Create localhost Aliases for Different Projects
Code: debugging, DNS, domain names, scar tissue, yak shave
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As a consultant I’m getting set up to develop on a new Rails project every few weeks or months. And I’ll jump back to an earlier project to answer questions, fix bugs, fix typos, etc. Eventually, something overlaps between them. I got bit by this again, so I wanted to write it up.
Case Sensitivity in In-Page Anchors
Code: browsers, fuck Internet Explorer, HTML5, yak shave
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As I’ve been working on Chibrary, I ran into a small cross-browser compatability issue: only some browsers treat anchors as case-sensitive. The call numbers that uniquely identify messages would be perfect for linking to in the middle of a long discussion, but some of them only differ by case.
So I wondered: is that acceptable in linking to an anchor inside the page? A quick experiment with Firefox worked fine, but I wanted to be thorough.
Dual-Booting Arch Linux on Lenovo X1 Carbon 3rd gen
Code: Arch Linux, configuration, hardware, Lenovo, Linux, Windows, Windows 8.1, X1 Carbon, yak shave
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I decided to replace my mid-2011 Macbook Air 3,2 with a non-Apple machine, but every laptop I looked at was unsuitable. Most were overpriced, with a big and clunky design. The Lenovo X1 Carbon was promising, but the 2nd generation had a keyboard that was just too weird (and the function keys changing modes means you can’t touch-type them anymore). Standard qwerty is bad, but it’s the devil I know.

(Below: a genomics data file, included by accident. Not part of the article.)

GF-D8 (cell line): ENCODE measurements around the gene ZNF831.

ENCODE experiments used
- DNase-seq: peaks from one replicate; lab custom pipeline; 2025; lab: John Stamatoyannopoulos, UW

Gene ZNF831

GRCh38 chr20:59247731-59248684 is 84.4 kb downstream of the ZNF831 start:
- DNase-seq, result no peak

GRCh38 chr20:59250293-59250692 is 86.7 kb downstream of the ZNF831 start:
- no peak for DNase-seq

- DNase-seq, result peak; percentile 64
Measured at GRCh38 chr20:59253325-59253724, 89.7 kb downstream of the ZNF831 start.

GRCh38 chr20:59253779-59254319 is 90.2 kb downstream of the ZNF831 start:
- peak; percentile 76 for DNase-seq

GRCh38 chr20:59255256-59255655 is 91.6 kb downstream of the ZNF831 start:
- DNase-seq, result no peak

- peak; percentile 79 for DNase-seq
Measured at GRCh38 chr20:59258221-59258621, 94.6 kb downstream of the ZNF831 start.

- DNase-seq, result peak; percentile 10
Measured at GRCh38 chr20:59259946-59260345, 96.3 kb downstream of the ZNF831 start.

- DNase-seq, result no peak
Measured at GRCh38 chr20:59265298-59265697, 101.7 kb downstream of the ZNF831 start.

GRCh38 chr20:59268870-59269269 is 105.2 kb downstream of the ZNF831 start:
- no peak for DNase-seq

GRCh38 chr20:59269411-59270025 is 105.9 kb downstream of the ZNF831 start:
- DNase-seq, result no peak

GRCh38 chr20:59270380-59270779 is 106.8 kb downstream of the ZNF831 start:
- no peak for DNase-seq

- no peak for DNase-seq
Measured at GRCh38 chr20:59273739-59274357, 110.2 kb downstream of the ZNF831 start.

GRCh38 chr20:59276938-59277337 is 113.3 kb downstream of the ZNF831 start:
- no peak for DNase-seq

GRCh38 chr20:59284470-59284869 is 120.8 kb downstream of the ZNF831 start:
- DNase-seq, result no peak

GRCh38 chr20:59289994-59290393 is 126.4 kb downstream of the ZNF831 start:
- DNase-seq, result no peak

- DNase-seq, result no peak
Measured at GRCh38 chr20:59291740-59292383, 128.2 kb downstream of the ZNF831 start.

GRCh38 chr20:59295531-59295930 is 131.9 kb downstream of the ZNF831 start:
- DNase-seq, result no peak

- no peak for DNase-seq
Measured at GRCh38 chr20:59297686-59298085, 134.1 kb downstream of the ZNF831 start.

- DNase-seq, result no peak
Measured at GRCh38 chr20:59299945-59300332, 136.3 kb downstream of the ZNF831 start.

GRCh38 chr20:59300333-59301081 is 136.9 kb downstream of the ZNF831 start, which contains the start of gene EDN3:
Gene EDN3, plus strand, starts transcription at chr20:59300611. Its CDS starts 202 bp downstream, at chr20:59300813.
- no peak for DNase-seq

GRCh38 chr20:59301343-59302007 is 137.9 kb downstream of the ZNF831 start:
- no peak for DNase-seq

Code: encapsulation, inheritance, Ruby
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I’m reading Code Complete, 2nd ed and it’s been like catching up with an old friend. I remember reading the first edition at my first tech job fifteen years ago. At the time a lot of it went by me, but rereading I can see a lot of things I had to learn on my own.
Type-Checking Interface in Ruby
Code: boundaries, experiment, interfaces, POODR, Ruby
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One of my favorite parts in Sandi Metz’s excellent Practical Object Oriented Design in Ruby is when she describes how to enforce lightweight interfaces so that multiple objects can play a role reliably. And I thought: how I can I enforce this in a much-more heavy-handed and annoying way?
This question also ties into two ridiculous
tweets of mine:
Code: censorship, Firefox, Mozilla
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In the Mozilla blog post Prefer: safe, I read:
Mozilla believes users have the right to shape the Internet and their own experiences on it. However, there are instances when people seek to shape not only their own experiences, but also those of young users and family members whose needs related to trust and safety may differ.
Weâ€™re pleased to announce a smart feature in Firefox for just this type of user called Prefer:Safe, designed to simplify and strengthen the online trust and safety model.
I thought this was encouraging. The “Prefer: safe” was clearly a browser header, and this description sounded like it would indicate to the site the browser wanted increased privacy and security controls, or at least better defaults. I thought it unlikely that a lot of sites would honor it, but maybe it would improve things.